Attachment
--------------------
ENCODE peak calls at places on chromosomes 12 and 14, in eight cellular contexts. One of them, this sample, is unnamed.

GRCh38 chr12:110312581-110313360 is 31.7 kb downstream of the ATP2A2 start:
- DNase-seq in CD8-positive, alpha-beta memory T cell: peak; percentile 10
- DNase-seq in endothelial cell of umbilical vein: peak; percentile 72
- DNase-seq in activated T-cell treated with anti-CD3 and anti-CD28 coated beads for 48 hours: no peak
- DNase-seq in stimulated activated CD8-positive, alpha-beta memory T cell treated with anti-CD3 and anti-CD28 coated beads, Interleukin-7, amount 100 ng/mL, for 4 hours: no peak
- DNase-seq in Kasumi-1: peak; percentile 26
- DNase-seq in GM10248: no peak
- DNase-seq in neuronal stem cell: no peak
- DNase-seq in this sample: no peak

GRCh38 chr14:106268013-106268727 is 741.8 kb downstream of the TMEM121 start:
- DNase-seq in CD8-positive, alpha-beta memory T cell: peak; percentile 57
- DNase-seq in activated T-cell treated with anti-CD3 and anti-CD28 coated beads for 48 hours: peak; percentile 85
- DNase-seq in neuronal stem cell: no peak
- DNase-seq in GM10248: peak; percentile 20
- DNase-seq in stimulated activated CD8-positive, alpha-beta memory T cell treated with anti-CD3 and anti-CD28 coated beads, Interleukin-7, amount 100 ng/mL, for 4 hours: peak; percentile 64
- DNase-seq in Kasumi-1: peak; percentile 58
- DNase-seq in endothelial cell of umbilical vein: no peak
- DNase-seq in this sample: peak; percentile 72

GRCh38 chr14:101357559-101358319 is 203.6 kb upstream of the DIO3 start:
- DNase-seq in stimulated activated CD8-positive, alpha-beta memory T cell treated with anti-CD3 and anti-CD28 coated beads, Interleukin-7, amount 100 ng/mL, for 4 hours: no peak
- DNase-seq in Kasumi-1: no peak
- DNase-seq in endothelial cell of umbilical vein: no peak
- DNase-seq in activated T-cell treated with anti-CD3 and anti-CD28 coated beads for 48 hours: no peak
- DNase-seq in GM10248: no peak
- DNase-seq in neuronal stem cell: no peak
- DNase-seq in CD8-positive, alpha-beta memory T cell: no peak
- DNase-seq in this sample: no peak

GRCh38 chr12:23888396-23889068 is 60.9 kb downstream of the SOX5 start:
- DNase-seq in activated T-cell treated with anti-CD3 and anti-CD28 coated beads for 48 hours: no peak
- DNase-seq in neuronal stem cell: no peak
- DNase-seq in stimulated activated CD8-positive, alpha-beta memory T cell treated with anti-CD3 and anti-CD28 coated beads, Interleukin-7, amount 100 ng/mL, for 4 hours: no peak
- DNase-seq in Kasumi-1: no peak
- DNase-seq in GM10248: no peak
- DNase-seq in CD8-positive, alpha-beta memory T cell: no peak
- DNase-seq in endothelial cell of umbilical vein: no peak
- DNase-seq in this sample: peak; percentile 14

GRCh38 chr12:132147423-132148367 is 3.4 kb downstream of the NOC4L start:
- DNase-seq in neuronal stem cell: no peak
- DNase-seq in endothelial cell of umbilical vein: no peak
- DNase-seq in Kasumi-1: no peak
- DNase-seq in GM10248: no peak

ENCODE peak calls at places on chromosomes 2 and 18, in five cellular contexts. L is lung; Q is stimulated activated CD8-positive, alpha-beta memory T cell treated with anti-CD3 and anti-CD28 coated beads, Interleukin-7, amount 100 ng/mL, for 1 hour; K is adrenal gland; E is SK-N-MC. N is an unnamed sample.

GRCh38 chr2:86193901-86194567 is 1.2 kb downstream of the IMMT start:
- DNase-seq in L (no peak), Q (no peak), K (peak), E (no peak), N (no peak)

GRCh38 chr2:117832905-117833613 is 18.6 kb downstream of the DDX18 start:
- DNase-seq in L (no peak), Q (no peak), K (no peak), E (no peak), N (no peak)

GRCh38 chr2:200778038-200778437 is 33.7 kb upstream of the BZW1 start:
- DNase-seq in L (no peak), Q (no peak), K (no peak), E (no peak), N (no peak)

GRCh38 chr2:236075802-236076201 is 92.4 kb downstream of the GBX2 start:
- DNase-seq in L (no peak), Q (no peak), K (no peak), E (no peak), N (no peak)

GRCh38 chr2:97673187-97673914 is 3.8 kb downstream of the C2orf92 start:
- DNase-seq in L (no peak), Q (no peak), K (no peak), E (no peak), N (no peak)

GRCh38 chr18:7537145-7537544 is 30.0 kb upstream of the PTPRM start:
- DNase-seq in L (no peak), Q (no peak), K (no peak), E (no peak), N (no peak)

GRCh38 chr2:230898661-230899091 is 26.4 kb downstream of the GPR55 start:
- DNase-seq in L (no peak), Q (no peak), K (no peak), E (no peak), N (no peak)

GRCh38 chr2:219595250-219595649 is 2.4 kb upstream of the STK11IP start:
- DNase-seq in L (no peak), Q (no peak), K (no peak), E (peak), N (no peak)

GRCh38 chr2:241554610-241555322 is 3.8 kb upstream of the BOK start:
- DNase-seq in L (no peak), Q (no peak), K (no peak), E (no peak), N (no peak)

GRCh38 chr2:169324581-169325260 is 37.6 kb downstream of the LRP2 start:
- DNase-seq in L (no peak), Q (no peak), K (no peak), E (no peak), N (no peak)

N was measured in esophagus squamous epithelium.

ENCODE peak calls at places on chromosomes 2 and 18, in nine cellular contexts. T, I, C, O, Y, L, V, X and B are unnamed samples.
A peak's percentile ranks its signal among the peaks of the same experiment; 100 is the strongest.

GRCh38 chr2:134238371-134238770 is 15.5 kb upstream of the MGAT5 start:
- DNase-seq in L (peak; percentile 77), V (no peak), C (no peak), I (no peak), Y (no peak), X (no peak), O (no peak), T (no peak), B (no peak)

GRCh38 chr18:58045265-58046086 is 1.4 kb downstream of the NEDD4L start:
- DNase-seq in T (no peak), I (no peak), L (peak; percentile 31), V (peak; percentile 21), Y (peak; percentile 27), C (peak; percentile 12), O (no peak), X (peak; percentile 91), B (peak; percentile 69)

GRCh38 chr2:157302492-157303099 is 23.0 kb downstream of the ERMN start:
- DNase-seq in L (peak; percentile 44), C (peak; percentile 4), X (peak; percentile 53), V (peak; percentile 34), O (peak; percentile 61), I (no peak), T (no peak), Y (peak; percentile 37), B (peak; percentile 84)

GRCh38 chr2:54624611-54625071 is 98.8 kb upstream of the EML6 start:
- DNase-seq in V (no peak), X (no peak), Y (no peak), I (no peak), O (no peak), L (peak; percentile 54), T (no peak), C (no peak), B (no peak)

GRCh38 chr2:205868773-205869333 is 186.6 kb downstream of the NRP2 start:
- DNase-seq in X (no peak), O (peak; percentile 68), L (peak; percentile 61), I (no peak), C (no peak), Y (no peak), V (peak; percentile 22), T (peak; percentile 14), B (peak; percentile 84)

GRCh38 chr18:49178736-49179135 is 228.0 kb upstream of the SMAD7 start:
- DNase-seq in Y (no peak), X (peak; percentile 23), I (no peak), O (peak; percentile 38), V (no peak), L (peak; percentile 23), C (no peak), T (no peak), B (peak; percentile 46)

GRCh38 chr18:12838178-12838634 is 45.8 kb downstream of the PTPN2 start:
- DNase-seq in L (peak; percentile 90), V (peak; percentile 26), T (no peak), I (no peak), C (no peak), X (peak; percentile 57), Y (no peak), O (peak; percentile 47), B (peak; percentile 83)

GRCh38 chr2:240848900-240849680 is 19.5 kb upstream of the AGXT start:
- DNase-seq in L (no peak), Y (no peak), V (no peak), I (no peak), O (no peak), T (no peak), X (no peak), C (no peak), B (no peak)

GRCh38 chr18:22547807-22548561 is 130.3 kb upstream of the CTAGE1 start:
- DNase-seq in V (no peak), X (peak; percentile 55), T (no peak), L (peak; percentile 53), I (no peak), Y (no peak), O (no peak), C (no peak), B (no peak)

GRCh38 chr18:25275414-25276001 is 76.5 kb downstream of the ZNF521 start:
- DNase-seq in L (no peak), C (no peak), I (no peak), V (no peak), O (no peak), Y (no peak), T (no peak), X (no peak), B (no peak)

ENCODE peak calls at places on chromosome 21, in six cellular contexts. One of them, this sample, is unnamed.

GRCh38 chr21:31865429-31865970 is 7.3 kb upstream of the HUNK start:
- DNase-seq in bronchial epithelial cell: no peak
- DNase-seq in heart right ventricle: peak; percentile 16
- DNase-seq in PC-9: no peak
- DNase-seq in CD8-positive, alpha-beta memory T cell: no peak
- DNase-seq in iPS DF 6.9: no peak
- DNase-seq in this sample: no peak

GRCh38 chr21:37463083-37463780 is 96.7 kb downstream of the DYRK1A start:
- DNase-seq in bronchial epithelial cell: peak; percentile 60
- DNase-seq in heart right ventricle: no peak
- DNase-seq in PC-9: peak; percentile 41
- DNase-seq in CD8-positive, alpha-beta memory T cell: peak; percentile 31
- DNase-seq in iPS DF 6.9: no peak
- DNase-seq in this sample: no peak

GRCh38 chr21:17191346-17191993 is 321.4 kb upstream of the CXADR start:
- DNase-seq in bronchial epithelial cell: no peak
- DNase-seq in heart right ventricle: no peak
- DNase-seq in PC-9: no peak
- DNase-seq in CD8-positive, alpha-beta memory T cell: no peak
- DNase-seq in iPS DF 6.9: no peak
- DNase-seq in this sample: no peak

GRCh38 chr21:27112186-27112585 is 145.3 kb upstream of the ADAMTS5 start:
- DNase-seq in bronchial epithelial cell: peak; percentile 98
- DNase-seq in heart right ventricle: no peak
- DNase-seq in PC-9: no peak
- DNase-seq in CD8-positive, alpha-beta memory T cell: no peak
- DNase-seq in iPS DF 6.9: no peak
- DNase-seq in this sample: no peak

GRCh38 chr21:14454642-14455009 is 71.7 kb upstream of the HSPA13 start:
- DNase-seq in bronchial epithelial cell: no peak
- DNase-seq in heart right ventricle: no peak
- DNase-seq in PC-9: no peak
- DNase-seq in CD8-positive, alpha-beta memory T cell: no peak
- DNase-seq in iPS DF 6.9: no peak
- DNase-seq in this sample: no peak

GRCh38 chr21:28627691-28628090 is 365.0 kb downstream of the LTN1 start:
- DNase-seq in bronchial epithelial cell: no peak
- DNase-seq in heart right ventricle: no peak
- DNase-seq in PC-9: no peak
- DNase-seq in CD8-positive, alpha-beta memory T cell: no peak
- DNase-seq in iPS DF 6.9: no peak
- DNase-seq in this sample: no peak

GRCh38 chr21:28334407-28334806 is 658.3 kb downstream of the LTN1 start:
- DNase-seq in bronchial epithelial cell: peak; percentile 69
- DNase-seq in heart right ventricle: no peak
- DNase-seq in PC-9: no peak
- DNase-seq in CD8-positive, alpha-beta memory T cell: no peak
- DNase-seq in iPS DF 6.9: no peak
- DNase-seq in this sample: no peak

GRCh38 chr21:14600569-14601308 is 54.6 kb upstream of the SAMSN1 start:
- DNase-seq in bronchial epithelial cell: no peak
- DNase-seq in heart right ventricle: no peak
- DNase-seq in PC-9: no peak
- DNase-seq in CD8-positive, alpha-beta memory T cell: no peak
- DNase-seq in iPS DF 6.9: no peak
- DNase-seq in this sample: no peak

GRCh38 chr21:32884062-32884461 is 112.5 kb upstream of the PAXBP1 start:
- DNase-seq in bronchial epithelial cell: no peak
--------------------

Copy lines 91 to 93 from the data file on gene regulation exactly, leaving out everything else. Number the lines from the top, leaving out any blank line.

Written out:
- DNase-seq in PC-9: no peak
- DNase-seq in CD8-positive, alpha-beta memory T cell: no peak
- DNase-seq in iPS DF 6.9: no peak